Chapter closes on vilified US bank bailout

Handing over 700 billion dollars of taxpayer money to Wall Street bankers who caused the global economic crisis was never going to be popular.

And so it proved for the much maligned Troubled Asset Relief Program, or TARP, which will begin its slow wind-down on Sunday.

Two years to the day after it was enacted, the always controversial bailout has a mixed legacy of financial success and political derision.

As far as costs go, TARP has been an unmitigated success story.

The program — introduced to prop up rapidly failing financial markets — is now projected to cost the government less than 50 billion dollars, a bargain considering the economic growth that could have been lost.

Pending a decent sale of the government’s stakes in Citigroup, AIG and General Motors, the US taxpayer may realistically make a gross profit.

It was not always so. In the early days of the massive program even government-appointed TARP watchdog Neil Barofsky said the program would “almost certainly” result in a loss for the taxpayer.

Despite the reduced price tag, TARP’s political legacy has been as toxic as the dodgy mortgage investments that made it necessary.

Most of the 74 Senators, and 263 House representatives who eventually voted for the bill have spent the last two years distancing themselves from it.

Republicans have also spent 24 months trying to tie it to President Barack Obama’s administration and Democrats have tried to remind voters it was actually signed by his predecessor George W. Bush.

For those who argued the bailout was morally corrupt, evidence was plentiful.

It quickly emerged that banks who had held out their cap for tens of billions of dollars in aid and pushed the global economy into a ditch were paying staff bonuses totaling billions of dollars.

Stories of traders taking private jets to champagne-fueled parties did not help supporters either.

Two years on TARP remains as controversial as ever.

“I see this as a moment when the large banks basically induced enough fear to get the public to bail them out and we are supposed to be happy because they paid the money back,” said Dean Baker, director of the Center for Economic and Policy Research and a fierce critic of the bailout.

Baker and others are also angry that despite the damage done by banks’ unsavory dealings, the industry has changed little, opposing some recently passed reforms tooth and nail.

“We could have put any conditions we wanted and basically they got the money with no conditions.”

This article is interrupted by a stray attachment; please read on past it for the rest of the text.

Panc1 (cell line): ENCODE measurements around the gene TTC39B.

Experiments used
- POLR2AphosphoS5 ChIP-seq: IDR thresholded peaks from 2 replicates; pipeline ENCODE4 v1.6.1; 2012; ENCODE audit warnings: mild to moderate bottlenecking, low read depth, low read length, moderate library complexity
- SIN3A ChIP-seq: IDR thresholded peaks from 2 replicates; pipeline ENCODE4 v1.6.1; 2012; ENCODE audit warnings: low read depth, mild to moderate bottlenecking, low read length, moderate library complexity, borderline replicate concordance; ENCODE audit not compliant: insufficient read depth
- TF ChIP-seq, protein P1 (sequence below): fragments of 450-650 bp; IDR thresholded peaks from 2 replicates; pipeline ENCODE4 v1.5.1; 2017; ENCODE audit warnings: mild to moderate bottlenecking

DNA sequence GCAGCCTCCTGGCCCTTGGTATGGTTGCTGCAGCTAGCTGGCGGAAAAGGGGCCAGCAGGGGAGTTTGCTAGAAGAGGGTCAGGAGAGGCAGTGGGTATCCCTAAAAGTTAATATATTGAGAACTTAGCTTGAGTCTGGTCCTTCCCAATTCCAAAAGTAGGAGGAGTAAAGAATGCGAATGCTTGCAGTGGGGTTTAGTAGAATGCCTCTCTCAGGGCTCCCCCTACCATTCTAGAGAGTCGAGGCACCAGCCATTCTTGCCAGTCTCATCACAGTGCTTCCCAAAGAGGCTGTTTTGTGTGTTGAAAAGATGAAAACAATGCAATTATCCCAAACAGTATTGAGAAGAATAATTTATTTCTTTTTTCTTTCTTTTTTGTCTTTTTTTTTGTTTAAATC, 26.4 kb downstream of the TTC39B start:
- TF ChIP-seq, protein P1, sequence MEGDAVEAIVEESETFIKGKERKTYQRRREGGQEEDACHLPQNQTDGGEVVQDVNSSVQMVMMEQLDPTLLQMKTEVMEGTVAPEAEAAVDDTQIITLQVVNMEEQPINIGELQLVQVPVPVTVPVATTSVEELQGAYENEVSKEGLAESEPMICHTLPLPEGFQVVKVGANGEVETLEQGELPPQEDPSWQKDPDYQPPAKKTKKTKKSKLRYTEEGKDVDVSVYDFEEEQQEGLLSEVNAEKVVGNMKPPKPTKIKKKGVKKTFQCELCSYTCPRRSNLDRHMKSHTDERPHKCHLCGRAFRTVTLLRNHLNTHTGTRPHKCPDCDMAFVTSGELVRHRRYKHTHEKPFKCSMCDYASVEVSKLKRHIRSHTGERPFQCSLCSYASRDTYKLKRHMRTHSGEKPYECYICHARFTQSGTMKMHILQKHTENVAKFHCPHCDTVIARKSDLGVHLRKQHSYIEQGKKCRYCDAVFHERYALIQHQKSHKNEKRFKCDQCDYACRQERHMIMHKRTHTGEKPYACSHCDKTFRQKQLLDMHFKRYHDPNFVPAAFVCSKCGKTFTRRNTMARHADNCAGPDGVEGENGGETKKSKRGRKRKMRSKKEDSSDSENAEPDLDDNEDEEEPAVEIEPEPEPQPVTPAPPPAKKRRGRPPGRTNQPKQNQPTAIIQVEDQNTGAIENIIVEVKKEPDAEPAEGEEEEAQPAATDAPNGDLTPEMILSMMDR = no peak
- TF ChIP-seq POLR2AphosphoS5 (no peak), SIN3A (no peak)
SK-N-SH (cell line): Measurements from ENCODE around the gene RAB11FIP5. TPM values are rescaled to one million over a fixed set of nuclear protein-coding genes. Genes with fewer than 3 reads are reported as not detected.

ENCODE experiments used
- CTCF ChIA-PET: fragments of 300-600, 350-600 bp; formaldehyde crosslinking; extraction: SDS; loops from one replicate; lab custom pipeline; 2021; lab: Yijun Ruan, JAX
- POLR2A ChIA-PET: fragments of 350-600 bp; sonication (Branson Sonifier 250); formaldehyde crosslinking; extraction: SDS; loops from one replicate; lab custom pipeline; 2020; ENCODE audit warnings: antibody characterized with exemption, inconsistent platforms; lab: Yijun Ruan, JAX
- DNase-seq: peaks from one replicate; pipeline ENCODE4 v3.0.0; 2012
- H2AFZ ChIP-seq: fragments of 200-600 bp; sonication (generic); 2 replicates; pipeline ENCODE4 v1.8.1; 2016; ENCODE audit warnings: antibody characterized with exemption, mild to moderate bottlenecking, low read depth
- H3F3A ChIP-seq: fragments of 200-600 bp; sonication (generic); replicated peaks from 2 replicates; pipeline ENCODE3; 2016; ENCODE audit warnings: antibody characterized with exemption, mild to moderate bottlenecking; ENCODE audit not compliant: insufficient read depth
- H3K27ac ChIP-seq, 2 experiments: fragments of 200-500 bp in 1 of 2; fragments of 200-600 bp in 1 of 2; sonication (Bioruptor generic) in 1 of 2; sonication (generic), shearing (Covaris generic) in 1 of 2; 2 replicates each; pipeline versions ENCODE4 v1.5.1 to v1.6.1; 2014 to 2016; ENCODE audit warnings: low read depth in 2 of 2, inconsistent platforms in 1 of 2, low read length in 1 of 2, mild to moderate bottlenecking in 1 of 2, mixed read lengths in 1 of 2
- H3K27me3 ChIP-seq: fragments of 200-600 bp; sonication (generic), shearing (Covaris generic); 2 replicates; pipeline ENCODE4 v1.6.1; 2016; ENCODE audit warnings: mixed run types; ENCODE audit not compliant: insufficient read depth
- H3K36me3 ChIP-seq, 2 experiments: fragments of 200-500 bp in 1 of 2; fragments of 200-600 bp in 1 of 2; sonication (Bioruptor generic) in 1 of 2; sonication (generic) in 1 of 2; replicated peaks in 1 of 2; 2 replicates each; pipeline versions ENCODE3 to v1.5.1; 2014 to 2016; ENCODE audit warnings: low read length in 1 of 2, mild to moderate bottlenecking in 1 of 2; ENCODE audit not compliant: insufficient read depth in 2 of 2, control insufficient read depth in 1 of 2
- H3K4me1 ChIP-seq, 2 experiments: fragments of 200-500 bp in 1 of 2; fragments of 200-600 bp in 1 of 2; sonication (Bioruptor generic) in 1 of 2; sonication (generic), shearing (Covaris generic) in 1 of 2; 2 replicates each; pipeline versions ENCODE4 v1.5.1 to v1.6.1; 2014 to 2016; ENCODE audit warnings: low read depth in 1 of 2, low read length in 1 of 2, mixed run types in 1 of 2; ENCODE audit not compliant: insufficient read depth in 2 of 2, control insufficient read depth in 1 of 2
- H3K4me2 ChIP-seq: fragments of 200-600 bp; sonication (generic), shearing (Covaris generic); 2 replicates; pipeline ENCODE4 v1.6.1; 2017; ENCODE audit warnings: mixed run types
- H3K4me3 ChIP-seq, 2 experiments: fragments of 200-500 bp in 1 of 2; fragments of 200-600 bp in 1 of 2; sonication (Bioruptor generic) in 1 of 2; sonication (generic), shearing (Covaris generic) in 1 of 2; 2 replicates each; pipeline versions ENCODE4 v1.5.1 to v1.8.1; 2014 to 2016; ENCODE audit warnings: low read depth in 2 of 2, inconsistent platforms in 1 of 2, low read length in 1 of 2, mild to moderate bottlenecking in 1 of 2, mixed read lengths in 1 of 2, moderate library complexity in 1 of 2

Some, like Baker, argue that the bailout was not even necessary, that fears of a second Great Depression were overblown and that other paths to ease the liquidity crunch could have been found.

“It was a crisis for them, not a crisis for the economy or the country.”

It is impossible to say what might have happened had TARP not been enacted, but there was at least a glimmer of what could have been when lawmakers initially voted against it.

After House of Representatives voted against it on September 29, 2008 the Dow Jones Industrial Average plunged 778 points in one day, one of the largest ever one-day drops. Representatives quickly changed their mind.

Steven Shafran, a former senior advisor to TARP’s architect, then Treasury Secretary Hank Paulson, has few regrets.

“I don’t think there is anybody who thinks that the world would be better off without TARP,” he said.

“People are fair to criticize some of the things we did, and all of us could have done a better job, I accept that. But the government needed to step forward, and if it hadn’t then the country would be in awful, awful shape.”

Both critics and supporters agree TARP’s legacy has some serious repercussions for economic management, making any future bailout or stimulus politically impossible.

According to Baker that is a problem because programs that were designed to keep the economy afloat have left it treading water, but only just. Avoiding a second recession is not assured.

“(TARP) has done a horrible job of undermining support for government intervention. In the public’s mind there is not very much difference between the stimulus and the bailout.

“If we are going to get the economy going again we are definitely going to need more stimulus, and it is very very hard right now to get the political support to do that.”
Source: AFP

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